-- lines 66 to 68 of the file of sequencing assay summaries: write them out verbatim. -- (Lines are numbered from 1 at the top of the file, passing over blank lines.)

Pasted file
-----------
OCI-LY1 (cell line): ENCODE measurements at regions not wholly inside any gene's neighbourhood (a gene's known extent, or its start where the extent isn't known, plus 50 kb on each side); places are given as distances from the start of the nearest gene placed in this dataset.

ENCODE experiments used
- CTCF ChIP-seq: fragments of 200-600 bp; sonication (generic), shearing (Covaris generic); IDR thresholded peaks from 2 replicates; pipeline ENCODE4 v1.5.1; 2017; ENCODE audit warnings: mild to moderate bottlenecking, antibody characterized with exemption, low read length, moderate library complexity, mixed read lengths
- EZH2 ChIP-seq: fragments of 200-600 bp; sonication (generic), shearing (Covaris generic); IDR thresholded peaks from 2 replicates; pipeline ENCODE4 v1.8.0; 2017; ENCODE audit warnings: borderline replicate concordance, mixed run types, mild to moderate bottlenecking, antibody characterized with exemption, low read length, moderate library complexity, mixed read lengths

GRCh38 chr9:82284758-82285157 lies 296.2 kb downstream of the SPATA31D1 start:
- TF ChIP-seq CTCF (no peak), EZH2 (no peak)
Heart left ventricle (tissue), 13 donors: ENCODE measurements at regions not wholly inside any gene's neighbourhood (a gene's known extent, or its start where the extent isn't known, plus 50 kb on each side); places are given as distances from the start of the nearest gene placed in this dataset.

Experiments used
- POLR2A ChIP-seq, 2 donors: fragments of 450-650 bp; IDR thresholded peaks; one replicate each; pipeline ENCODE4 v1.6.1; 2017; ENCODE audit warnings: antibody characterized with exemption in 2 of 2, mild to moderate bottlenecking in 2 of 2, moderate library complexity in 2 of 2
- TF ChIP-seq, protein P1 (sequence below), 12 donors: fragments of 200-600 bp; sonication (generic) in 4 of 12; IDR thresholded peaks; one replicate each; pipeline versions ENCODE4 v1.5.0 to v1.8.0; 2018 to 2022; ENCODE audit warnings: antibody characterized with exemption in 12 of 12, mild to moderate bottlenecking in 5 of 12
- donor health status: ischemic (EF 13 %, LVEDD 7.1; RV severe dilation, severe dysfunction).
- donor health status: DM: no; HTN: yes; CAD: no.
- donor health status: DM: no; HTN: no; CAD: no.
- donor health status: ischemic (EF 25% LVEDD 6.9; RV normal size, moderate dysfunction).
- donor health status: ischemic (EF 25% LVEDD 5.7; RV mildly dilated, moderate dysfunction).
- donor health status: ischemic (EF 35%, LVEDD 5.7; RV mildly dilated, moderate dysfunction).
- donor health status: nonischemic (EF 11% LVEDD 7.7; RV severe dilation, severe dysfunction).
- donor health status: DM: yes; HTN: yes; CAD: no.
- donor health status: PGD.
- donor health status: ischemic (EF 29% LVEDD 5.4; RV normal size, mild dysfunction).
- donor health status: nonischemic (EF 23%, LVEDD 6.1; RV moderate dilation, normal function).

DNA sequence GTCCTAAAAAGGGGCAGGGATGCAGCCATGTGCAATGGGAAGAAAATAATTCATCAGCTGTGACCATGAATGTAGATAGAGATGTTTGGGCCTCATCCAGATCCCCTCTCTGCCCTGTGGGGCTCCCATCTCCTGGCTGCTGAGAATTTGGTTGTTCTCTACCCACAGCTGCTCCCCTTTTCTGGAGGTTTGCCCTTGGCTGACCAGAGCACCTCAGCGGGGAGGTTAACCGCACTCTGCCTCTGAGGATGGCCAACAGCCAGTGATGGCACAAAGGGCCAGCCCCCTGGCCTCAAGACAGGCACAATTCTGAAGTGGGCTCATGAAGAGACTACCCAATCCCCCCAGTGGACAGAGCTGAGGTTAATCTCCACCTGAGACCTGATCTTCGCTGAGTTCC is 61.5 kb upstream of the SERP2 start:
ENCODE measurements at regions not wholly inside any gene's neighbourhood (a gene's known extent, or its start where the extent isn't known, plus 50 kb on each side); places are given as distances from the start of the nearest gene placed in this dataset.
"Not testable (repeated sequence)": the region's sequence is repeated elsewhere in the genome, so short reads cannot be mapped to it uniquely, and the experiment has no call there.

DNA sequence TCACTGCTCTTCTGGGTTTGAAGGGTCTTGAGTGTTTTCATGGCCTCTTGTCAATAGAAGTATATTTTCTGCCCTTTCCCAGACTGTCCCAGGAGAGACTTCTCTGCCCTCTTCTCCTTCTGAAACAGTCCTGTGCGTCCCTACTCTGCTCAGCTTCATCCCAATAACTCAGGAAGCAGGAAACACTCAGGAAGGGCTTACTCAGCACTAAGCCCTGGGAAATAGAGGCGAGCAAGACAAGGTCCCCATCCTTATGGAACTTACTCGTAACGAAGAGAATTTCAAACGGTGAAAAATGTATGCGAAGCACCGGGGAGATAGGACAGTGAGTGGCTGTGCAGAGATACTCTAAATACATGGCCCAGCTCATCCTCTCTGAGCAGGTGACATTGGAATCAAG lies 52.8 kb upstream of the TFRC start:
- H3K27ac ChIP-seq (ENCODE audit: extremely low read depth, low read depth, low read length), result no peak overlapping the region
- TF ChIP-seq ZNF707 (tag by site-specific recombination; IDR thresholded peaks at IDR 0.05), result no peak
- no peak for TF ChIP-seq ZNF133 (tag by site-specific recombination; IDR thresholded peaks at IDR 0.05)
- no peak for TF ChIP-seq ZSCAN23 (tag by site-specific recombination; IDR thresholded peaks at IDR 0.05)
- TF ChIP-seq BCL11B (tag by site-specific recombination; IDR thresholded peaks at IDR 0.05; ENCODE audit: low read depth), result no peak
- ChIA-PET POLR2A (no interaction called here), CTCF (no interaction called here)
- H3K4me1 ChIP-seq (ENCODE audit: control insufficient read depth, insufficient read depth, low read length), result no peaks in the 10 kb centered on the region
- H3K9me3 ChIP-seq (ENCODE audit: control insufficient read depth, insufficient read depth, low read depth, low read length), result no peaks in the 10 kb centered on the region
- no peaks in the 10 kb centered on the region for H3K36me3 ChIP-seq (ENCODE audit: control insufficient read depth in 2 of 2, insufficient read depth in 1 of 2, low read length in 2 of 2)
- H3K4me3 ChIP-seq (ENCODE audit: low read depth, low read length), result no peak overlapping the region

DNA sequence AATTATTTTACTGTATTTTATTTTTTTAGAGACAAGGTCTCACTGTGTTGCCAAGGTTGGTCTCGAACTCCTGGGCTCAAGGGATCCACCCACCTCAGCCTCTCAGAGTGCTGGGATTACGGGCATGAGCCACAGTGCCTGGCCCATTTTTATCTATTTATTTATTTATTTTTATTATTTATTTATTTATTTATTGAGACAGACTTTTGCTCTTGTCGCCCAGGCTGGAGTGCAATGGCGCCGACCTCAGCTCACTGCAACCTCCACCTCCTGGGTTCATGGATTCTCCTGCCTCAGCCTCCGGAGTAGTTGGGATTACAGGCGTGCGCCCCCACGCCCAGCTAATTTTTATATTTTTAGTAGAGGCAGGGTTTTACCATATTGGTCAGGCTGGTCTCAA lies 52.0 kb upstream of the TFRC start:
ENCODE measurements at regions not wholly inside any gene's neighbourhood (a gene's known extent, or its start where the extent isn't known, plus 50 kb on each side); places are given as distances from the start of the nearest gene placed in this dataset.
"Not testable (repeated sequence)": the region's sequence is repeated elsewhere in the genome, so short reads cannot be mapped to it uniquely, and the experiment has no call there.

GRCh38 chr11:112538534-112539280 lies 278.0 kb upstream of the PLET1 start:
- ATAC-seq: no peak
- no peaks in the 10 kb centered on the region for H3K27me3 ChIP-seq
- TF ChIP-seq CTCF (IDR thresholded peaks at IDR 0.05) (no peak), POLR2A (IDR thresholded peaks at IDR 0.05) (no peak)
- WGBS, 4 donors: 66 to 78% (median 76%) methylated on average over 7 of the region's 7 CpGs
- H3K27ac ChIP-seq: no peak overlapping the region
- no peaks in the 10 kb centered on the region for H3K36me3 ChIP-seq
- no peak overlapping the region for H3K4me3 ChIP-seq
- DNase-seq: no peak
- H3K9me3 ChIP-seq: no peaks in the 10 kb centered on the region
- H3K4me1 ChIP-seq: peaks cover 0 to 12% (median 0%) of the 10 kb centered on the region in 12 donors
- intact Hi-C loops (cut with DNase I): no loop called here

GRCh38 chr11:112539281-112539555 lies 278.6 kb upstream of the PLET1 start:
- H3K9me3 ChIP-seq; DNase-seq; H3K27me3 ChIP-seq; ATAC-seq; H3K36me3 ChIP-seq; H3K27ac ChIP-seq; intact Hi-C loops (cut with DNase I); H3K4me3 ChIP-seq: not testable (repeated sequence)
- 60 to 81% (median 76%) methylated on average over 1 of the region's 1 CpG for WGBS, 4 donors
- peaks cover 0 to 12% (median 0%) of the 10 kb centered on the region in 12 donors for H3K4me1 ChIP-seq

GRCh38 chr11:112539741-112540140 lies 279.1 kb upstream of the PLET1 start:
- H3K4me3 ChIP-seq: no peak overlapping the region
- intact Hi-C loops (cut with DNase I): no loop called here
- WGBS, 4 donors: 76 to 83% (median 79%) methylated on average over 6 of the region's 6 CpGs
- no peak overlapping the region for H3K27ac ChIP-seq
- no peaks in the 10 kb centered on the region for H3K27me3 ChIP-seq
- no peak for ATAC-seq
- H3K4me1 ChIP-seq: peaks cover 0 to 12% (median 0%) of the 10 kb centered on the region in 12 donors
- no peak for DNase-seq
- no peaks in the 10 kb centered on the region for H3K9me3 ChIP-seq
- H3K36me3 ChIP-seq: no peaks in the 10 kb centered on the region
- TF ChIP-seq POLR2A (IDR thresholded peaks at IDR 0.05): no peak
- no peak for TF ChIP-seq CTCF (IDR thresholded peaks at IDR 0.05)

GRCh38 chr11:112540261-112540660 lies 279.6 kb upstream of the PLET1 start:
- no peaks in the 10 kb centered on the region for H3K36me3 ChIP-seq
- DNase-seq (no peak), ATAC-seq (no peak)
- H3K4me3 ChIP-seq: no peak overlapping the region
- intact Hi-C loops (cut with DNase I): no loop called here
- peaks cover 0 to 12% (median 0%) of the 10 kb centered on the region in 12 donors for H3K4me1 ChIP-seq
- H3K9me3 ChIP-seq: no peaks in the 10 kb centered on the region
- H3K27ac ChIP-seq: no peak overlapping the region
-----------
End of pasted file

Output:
- TF ChIP-seq POLR2A (IDR thresholded peaks at IDR 0.05): no peak
- no peak for TF ChIP-seq CTCF (IDR thresholded peaks at IDR 0.05)

GRCh38 chr11:112540261-112540660 lies 279.6 kb upstream of the PLET1 start: